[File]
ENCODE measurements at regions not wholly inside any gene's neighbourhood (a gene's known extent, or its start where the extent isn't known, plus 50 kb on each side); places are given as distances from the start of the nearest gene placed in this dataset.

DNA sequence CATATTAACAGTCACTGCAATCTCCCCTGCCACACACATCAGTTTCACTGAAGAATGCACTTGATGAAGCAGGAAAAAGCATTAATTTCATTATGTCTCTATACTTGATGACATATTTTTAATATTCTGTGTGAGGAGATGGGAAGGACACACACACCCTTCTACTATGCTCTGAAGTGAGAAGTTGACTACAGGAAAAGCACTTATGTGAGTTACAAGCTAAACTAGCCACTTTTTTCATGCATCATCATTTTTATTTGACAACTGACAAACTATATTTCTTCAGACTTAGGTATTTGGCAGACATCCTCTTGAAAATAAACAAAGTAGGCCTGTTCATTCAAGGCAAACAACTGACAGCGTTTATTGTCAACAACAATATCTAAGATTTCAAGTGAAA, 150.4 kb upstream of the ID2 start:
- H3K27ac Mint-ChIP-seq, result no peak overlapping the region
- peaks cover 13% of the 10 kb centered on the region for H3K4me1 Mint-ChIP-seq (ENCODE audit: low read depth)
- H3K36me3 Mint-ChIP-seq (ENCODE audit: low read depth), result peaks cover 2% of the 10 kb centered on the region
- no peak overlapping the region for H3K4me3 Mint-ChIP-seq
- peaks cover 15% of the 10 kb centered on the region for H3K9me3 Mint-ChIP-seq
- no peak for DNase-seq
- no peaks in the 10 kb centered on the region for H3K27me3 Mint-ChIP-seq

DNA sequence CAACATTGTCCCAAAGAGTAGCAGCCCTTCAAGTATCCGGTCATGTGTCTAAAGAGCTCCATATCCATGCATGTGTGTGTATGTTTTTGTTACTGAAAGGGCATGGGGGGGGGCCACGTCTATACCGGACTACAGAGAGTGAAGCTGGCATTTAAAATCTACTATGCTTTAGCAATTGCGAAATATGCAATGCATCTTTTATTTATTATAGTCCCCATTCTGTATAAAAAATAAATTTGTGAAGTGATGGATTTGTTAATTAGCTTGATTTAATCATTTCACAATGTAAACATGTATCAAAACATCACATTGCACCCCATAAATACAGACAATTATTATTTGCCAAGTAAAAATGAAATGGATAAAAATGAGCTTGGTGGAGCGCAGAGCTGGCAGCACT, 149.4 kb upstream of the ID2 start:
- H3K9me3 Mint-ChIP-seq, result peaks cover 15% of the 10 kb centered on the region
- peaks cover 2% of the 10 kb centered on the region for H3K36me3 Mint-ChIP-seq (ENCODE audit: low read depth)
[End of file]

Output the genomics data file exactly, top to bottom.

ENCODE measurements at regions not wholly inside any gene's neighbourhood (a gene's known extent, or its start where the extent isn't known, plus 50 kb on each side); places are given as distances from the start of the nearest gene placed in this dataset.

DNA sequence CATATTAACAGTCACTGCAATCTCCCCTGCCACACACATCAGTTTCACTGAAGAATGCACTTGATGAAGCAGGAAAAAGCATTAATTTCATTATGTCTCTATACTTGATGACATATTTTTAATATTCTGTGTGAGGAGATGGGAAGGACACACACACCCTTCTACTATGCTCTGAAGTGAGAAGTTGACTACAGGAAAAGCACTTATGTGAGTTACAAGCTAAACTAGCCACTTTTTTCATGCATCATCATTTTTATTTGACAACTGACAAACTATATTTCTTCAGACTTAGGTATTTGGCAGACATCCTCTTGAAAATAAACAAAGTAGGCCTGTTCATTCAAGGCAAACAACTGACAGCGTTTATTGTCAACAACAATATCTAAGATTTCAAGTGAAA, 150.4 kb upstream of the ID2 start:
- H3K27ac Mint-ChIP-seq, result no peak overlapping the region
- peaks cover 13% of the 10 kb centered on the region for H3K4me1 Mint-ChIP-seq (ENCODE audit: low read depth)
- H3K36me3 Mint-ChIP-seq (ENCODE audit: low read depth), result peaks cover 2% of the 10 kb centered on the region
- no peak overlapping the region for H3K4me3 Mint-ChIP-seq
- peaks cover 15% of the 10 kb centered on the region for H3K9me3 Mint-ChIP-seq
- no peak for DNase-seq
- no peaks in the 10 kb centered on the region for H3K27me3 Mint-ChIP-seq

DNA sequence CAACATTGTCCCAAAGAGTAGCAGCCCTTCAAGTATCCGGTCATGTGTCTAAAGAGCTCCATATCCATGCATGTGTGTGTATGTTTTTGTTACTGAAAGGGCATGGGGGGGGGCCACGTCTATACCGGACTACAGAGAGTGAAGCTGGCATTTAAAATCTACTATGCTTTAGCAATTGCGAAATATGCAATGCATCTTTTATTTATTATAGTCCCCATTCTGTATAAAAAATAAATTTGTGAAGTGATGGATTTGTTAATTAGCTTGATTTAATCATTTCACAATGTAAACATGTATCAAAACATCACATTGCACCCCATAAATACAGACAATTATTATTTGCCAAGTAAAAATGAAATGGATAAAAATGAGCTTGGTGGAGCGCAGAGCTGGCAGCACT, 149.4 kb upstream of the ID2 start:
- H3K9me3 Mint-ChIP-seq, result peaks cover 15% of the 10 kb centered on the region
- peaks cover 2% of the 10 kb centered on the region for H3K36me3 Mint-ChIP-seq (ENCODE audit: low read depth)